Data_Sheet_1_Chemical Transfers Occurring Through Oenococcus oeni Biofilm in Different Enological Conditions.docx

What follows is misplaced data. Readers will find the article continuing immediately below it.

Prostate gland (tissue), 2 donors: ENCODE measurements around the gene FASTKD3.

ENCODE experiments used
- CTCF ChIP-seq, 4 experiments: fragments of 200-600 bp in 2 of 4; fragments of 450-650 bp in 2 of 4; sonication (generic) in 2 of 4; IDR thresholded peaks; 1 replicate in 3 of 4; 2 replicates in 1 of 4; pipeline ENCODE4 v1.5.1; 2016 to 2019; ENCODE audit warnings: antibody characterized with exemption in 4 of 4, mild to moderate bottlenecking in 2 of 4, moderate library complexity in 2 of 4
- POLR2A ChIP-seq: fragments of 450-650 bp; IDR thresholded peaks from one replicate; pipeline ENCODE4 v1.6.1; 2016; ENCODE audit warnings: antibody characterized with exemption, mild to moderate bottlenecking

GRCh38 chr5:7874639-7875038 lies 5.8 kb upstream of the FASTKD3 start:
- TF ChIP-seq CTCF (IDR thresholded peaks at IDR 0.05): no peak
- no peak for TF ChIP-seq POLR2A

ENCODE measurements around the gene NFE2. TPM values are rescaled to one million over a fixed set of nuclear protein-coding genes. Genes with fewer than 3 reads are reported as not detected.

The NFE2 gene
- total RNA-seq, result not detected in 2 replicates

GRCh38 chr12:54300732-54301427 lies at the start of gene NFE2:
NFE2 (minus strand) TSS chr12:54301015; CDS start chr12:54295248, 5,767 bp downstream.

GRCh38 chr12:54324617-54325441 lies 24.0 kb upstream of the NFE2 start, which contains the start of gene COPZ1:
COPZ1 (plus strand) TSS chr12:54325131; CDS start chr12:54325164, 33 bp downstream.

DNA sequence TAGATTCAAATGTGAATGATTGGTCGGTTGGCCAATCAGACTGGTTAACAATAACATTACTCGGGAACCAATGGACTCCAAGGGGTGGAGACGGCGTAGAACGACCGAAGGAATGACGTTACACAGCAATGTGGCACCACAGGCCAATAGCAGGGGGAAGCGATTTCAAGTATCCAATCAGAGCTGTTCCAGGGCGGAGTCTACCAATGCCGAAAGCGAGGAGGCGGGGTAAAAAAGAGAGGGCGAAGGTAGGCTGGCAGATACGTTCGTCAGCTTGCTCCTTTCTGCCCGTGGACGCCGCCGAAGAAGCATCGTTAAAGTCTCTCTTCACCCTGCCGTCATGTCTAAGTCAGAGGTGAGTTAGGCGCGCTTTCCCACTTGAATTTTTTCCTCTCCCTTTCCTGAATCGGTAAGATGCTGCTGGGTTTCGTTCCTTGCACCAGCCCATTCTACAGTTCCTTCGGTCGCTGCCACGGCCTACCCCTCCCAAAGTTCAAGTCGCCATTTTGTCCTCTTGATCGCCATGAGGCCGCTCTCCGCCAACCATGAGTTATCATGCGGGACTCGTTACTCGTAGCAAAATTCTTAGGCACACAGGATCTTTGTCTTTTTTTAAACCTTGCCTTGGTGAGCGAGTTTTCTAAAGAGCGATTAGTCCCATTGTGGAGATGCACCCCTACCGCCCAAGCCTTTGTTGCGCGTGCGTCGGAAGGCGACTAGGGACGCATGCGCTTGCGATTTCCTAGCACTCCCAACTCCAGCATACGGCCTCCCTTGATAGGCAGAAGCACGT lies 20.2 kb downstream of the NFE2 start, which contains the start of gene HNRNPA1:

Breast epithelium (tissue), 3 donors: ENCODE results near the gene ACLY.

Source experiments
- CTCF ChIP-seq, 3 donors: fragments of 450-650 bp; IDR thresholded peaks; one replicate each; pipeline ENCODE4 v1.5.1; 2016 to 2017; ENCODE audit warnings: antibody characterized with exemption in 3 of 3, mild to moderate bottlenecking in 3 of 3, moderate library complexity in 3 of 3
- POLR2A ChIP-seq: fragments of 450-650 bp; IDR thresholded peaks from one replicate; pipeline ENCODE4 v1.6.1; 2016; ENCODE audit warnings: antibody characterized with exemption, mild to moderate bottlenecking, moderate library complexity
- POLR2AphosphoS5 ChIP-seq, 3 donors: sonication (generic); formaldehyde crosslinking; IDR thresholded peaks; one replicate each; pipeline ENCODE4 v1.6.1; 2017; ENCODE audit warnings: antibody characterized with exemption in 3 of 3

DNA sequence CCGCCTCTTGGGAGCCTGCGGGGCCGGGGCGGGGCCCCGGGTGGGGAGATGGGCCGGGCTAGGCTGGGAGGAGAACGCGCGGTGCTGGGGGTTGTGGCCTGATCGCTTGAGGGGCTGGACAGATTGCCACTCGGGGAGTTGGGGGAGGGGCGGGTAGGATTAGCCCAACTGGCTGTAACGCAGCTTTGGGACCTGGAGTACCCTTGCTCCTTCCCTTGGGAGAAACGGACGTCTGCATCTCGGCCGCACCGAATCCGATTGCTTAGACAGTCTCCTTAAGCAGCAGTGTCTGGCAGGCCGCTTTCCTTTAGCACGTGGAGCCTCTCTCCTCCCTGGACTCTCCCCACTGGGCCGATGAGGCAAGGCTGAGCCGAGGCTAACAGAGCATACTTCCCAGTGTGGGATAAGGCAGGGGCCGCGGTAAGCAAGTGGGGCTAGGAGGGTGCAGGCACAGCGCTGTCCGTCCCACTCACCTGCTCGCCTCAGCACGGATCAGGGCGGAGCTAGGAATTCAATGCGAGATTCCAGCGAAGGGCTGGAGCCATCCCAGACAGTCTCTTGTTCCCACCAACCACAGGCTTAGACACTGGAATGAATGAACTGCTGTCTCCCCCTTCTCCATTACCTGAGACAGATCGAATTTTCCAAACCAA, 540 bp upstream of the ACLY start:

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Chardonnay wine malolactic fermentations were carried out to evaluate the chemical transfers occurring at the wood/wine interface in the presence of two different bacterial lifestyles. To do this, Oenococcus oeni was inoculated into must and wine in its planktonic and biofilm lifestyles, whether adhering or not to oak chips, leading to three distinct enological conditions: (i) post-alcoholic fermentation inoculation in wine in the absence of oak chips, (ii) post-alcoholic fermentation inoculation in wine in the presence of oak chips, and (iii) co-inoculation of both Saccharomyces cerevisiae and O. oeni directly in Chardonnay musts in the presence of oak chips. Classical microbiological and physico-chemical parameters analyzed during the fermentation processes confirmed that alcoholic fermentation was completed identically regardless of the enological conditions, and that once O. oeni had acquired a biofilm lifestyle in the presence or absence of oak, malolactic fermentation occurred faster and with better reproducibility compared to planktonic lifestyles. Analyses of volatile components (higher alcohols and wood aromas) and non-volatile components (Chardonnay grape polyphenols) carried out in the resulting wines revealed chemical differences, particularly when bacterial biofilms were present at the wood interface. This study revealed the non-specific trapping activity of biofilm networks in the presence of wood and grape compounds regardless of the enological conditions. Changes of concentrations in higher alcohols reflected the fermentation bioactivity of bacterial biofilms on wood surfaces. These chemical transfers were statistically validated by an untargeted approach using Excitation Emission Matrices of Fluorescence combined with multivariate analysis to discriminate innovative enological practices during winemaking and to provide winemakers with an optical tool for validating the biological and chemical differentiations occurring in wine that result from their decisions.
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